Once you have convinced the people, you have to oblige the politicians to accept the choice of the people. Palestinians and Israelis will discover slowly that they have to choose between mutual extermination and peaceful coexistence in one democratic state. All what we can do as association, is to show them the road to peace instead of the road to extermination. But we cannot choose instead of them.
Website of the Association
Association for one Democratic State in Palestine/Israel
Writings of Dr. Sami Aldeeb in:
Final declaration of Lausanne conference:
Initiative for One Democratic State in Palestine/Israel
The conference to promote the Initiative for One Democratic State in Palestine/Israel took place at the University of Lausanne, Switzerland, on June 23-25, 2004. The participants, drawn from different nationalities and religions inside and outside Palestine/Israel, adopted the following Declaration.
The Initiative for One Democratic State in Palestine/Israel aims to remedy the tragic consequences of the forced partition of the territory in 1948 that led to dispossession, further occupation and chronic conflict beyond the region.
The Initiative for One Democratic State in Palestine/Israel aims to change the political organization of the territory between the Jordan River and the Mediterranean, basing this on full sovereignty and equality for all the inhabitants and also for the Palestinian refugees since 1948 and their heirs. This is to be done on the basis of one person one vote, and in accordance with the Universal Declaration of Human Rights and standards of international law. It is proposed that full measures be implemented to enable the Palestinian refugees to return to the homeland and receive lawful restitution and compensation. All the inhabitants should be entitled to purchase, lease and rent land and housing in the entire territory of Palestine/Israel.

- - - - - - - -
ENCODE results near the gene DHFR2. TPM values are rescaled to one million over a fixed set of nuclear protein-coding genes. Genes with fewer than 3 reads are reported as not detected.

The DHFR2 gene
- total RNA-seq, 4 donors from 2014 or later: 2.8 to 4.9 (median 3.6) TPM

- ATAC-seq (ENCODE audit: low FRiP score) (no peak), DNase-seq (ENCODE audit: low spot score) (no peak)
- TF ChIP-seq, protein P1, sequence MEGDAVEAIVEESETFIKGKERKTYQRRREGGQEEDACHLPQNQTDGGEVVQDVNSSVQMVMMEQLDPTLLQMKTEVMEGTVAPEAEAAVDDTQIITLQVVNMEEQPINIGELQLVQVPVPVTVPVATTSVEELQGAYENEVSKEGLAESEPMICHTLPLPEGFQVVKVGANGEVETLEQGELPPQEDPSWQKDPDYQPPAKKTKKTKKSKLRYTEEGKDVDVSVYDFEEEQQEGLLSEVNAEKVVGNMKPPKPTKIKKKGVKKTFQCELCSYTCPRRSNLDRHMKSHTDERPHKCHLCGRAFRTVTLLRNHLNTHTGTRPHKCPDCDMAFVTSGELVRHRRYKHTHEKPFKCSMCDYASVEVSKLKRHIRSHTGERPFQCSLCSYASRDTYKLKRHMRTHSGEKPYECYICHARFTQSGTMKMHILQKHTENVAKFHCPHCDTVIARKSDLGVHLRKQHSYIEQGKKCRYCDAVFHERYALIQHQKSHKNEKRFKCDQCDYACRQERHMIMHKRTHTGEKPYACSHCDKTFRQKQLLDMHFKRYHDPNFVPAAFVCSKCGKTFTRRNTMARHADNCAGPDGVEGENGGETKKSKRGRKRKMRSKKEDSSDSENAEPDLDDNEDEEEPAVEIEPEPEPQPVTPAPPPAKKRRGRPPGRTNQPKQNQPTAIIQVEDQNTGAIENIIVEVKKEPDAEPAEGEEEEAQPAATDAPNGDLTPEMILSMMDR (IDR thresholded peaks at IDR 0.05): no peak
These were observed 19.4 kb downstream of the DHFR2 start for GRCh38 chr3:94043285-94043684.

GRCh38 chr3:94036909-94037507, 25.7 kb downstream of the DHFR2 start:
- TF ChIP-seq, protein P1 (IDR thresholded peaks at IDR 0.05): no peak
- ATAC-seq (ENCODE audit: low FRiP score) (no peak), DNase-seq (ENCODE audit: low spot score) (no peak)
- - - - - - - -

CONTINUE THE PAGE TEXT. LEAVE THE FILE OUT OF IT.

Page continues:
Recognizing the difficulties of implementing the one-state solution in the present circumstances, the initiative aims:
1) to support all efforts at ending the Israeli occupation of Palestinian land,
2) to promote the one-state idea amongst Israeli and Palestinian communities.
The conference looks to the international community to assist in these efforts. We believe that the one democratic state is the best vehicle for achieving the full political, economic and security interests of all inhabitants of the new State.
The Association for one Democratic State in Palestine/Israel, assisted by representatives from the member groups of the Collective for peace in Palestine/Israel, will ensure follow-up of relevant activities worldwide, including Palestine/Israel, and will try to muster international support for these activities. A follow-up meeting is envisaged in the near future.
Lausanne, June 25, 2004.